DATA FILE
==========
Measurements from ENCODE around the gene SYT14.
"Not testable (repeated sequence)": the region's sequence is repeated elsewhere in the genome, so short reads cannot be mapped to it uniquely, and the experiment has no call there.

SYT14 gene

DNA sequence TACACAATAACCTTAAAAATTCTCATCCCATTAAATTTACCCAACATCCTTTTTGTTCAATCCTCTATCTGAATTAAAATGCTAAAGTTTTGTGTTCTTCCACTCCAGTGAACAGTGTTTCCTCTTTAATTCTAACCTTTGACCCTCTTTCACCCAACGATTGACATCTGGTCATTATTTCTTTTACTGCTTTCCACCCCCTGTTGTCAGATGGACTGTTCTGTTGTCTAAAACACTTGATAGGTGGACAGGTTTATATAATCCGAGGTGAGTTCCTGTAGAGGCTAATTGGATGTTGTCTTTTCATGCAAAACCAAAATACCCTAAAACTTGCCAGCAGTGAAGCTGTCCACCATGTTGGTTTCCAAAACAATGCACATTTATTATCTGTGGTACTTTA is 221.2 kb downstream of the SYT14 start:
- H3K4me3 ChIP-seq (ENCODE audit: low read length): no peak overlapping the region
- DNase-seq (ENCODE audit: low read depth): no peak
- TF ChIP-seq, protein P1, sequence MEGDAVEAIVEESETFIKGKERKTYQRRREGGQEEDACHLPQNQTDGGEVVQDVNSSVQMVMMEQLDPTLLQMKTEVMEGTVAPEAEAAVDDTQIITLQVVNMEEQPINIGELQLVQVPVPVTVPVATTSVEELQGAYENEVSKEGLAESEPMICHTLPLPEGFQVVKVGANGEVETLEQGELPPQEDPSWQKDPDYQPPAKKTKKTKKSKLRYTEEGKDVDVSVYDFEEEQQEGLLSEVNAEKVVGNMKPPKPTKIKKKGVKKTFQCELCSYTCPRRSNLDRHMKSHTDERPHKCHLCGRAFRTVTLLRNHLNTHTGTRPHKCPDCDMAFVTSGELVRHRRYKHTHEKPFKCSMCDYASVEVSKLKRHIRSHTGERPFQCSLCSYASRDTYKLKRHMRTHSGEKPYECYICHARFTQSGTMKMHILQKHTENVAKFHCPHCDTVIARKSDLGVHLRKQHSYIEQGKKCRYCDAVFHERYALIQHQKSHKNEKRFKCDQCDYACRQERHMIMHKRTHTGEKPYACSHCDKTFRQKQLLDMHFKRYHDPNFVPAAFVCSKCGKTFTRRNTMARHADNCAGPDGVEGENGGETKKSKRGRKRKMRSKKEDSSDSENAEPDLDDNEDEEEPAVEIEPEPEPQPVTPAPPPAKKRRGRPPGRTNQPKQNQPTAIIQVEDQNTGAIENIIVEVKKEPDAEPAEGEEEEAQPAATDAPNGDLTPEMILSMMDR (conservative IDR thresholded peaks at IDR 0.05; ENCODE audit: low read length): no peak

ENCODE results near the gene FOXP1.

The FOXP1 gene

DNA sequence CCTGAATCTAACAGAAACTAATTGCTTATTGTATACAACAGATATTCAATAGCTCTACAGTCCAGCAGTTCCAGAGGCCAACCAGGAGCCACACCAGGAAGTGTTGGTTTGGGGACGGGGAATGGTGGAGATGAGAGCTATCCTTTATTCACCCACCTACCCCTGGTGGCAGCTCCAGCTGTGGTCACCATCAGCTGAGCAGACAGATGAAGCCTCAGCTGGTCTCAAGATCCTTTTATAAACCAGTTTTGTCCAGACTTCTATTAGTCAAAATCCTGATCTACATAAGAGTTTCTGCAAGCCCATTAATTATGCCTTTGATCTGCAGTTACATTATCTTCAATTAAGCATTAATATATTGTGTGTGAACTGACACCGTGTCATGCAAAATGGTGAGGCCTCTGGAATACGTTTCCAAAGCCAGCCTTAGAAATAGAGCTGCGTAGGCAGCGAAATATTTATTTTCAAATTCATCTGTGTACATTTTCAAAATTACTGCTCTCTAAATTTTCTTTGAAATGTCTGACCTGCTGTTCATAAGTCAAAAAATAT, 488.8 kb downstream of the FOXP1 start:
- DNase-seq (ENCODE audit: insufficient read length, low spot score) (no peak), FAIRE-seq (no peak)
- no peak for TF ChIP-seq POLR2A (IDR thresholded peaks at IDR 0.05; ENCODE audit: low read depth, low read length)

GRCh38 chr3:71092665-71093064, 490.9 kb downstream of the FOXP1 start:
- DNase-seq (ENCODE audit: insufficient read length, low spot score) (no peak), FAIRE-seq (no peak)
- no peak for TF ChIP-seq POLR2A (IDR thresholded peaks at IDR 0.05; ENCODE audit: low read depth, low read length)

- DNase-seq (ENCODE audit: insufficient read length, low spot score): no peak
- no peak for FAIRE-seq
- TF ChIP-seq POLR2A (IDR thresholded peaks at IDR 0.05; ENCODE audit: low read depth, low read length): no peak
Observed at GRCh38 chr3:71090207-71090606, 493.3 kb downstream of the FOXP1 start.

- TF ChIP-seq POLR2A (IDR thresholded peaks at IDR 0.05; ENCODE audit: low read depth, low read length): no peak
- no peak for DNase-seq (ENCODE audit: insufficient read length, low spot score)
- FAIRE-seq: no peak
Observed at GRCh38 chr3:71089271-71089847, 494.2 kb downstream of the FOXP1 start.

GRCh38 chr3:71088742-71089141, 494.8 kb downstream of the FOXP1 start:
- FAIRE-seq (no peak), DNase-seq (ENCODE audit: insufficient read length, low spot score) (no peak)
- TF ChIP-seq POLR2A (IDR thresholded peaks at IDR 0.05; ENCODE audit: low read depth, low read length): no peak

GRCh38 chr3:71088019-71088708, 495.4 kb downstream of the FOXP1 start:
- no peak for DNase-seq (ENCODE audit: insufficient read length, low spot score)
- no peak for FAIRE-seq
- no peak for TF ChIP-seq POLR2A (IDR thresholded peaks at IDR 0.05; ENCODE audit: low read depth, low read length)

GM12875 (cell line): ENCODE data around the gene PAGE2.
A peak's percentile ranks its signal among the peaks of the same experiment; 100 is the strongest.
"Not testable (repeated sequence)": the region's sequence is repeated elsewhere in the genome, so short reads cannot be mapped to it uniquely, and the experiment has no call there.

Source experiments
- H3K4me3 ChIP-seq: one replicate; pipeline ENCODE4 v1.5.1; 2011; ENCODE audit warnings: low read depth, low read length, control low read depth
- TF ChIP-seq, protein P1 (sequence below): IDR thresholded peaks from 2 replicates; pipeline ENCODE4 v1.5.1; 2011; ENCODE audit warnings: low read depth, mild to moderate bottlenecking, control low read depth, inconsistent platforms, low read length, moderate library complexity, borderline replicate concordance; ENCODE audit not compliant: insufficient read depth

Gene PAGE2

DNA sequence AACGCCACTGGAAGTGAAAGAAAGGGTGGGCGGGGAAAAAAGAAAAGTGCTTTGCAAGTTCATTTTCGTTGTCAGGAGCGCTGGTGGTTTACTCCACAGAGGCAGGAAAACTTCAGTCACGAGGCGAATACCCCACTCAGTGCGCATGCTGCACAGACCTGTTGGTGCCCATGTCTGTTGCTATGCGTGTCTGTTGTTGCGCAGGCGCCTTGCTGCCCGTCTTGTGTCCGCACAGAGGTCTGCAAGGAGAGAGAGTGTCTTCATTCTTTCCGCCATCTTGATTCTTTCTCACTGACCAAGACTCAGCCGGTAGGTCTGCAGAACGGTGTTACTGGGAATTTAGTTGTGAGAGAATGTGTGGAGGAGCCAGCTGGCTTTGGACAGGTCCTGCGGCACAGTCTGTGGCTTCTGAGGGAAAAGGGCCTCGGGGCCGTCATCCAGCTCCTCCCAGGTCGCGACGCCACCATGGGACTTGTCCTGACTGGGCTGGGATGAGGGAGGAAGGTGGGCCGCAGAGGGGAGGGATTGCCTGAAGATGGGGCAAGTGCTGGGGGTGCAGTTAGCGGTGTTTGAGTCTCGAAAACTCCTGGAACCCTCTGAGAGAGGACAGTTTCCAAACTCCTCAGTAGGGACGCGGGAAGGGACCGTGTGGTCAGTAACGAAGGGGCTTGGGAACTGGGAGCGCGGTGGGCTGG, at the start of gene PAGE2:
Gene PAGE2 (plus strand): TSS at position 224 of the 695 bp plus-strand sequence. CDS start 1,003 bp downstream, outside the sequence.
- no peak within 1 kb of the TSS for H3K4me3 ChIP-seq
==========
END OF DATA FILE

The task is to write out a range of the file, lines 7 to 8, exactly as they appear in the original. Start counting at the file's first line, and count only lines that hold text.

- TF ChIP-seq, protein P1, sequence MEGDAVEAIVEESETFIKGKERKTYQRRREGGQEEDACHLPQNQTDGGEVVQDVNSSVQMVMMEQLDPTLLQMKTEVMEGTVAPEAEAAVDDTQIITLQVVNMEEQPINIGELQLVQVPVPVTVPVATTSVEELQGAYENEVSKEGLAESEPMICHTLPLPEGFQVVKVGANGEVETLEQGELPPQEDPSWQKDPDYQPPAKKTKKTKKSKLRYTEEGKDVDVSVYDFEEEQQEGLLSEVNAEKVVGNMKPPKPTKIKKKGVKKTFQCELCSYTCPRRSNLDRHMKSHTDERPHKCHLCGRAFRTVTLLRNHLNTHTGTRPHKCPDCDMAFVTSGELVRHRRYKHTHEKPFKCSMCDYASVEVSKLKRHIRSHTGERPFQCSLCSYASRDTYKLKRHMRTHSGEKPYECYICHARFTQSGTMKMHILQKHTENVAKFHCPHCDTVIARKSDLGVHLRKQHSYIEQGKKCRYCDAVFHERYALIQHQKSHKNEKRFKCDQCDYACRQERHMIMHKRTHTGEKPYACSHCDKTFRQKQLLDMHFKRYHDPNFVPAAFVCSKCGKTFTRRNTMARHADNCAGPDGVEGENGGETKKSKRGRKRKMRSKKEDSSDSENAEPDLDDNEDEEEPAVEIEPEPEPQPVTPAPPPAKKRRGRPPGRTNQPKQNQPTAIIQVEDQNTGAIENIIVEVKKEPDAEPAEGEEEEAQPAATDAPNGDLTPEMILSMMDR (conservative IDR thresholded peaks at IDR 0.05; ENCODE audit: low read length): no peak

ENCODE results near the gene FOXP1.